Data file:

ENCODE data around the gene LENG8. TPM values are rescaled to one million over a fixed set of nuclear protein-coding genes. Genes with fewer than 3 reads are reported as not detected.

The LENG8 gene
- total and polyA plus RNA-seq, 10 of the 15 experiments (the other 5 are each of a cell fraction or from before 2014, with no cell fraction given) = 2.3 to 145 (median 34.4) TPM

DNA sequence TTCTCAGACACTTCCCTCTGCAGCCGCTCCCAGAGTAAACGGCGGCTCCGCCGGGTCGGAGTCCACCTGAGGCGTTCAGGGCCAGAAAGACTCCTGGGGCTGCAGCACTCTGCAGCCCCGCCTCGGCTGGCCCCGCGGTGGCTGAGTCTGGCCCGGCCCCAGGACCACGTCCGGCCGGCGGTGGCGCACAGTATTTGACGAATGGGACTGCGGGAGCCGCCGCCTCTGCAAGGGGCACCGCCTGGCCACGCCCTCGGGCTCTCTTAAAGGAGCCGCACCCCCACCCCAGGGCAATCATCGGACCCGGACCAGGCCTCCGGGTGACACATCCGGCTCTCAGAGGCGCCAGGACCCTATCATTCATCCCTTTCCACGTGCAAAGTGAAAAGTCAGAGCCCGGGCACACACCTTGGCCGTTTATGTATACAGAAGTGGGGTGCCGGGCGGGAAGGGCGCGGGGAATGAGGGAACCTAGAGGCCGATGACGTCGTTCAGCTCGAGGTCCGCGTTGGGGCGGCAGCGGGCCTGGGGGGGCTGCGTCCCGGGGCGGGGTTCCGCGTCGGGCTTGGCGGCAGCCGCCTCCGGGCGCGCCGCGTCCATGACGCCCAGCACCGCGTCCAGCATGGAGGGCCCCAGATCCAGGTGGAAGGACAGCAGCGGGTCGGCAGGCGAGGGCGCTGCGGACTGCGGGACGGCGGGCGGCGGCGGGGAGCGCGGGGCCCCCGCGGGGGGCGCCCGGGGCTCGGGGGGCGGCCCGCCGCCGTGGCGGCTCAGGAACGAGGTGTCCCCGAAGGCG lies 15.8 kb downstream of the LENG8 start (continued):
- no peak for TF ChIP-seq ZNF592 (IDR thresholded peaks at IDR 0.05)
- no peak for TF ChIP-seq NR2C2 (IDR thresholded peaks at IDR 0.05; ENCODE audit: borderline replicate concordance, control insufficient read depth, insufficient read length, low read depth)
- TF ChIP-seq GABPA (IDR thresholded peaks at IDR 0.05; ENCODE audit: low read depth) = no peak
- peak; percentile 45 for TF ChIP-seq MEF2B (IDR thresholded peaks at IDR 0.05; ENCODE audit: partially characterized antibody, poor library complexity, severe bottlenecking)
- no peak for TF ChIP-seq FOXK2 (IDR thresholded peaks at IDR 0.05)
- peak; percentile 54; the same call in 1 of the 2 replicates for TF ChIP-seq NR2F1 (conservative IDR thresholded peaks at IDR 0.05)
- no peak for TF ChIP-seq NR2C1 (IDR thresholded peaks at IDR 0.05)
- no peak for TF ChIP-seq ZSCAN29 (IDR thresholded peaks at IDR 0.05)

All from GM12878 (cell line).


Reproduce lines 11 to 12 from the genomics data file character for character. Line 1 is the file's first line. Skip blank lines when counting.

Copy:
- no peak for TF ChIP-seq NR2C1 (IDR thresholded peaks at IDR 0.05)
- no peak for TF ChIP-seq ZSCAN29 (IDR thresholded peaks at IDR 0.05)